Verilog & VHDL

Verilog & VHDL

VHDL is suited to the specification, design and description of digital electronic hardware. VHDL is not ideally suited for abstract system-level simulation, prior to the hardware-software split. Simulation at this level is usually stochastic, and is concerned with modelling performance, throughput, queueing and statistical distributions. VHDL has been used in this area with some success, but is best suited to functional and not stochastic simulation. VHDL is suitable for use today in the digital hardware design process, from specification through high-level functional simulation, manual design and logic synthesis down to gate-level simulation. VHDL tools usually provide an integrated design environment in this area. VHDL is not suited for specialized implementation-level design verification tools such as analog simulation, switch level simulation and worst case timing simulation. VHDL can be used to simulate gate level fanout loading effects providing coding styles are adhered to and delay calculation tools are available. The standardization effort named VITAL (VHDL Initiative Toward ASIC Libraries) is active in this area, and is now bearing fruit in that simulation vendors have built-in VITAL support.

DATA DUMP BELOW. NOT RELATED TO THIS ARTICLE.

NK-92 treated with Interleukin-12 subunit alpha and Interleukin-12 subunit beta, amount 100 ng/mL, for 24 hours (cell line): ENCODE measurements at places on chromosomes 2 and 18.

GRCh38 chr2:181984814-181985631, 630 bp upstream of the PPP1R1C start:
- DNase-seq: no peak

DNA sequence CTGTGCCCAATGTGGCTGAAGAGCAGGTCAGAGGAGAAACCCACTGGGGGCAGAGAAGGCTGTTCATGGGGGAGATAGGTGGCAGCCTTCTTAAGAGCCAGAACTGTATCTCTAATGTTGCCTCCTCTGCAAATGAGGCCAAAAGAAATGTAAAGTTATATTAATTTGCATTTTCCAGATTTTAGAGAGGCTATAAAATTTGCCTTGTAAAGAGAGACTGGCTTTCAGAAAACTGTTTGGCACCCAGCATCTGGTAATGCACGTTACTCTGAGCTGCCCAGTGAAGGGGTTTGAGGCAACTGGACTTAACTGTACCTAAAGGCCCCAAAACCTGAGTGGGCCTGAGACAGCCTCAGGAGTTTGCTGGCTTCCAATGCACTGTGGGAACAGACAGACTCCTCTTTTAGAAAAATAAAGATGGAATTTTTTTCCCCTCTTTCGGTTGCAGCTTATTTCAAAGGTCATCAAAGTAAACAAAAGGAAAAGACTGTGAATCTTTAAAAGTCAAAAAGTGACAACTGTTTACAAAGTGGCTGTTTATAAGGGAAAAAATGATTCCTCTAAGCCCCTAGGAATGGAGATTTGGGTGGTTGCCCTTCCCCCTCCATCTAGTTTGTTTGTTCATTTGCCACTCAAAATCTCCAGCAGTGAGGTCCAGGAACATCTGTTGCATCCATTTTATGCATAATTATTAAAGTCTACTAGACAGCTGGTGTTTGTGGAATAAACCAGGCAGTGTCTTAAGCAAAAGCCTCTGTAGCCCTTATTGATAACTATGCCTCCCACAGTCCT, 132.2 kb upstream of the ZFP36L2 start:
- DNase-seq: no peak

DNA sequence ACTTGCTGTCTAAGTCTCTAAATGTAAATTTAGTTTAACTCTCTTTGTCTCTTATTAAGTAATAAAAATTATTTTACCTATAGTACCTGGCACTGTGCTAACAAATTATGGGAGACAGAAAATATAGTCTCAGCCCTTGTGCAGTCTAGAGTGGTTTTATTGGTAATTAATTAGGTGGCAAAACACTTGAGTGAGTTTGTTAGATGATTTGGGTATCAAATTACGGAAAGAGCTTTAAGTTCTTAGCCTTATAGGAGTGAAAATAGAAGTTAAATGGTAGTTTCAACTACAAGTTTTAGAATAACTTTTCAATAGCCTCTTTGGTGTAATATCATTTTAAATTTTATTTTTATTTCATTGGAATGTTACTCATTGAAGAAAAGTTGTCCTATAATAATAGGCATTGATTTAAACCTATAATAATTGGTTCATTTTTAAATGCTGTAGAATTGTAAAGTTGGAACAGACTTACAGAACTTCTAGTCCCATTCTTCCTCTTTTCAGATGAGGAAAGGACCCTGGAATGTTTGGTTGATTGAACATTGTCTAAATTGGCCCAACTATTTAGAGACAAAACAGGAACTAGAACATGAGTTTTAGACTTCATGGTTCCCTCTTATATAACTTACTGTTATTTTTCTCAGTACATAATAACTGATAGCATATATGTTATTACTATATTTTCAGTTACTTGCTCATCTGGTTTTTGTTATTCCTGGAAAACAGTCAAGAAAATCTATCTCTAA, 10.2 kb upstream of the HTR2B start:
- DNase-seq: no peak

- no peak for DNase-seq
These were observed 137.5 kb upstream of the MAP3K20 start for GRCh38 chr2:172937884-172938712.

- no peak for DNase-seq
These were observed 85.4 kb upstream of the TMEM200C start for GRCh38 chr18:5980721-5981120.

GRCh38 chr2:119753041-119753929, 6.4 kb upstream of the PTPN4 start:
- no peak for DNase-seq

Verilog can be used at different levels of abstraction . Verilog restricts the designer to working with pre-defined system functions and tasks for stochastic simulation and can be used for modelling performance, throughput and queueing but only in so far as those built-in langauge features allow. Designers occasionally use the stochastic level of abstraction for this phase of the design process. Verilog is suitable for use today in the digital hardware design process, from functional simulation, manual design and logic synthesis down to gate-level simulation. Verilog tools provide an integrated design environment in this area. Verilog is also suited for specialized implementation-level design verification tools such as fault simulation, switch level simulation and worst case timing simulation. Verilog can be used to simulate gate level fanout loading effects and routing delays through the import of SDF files.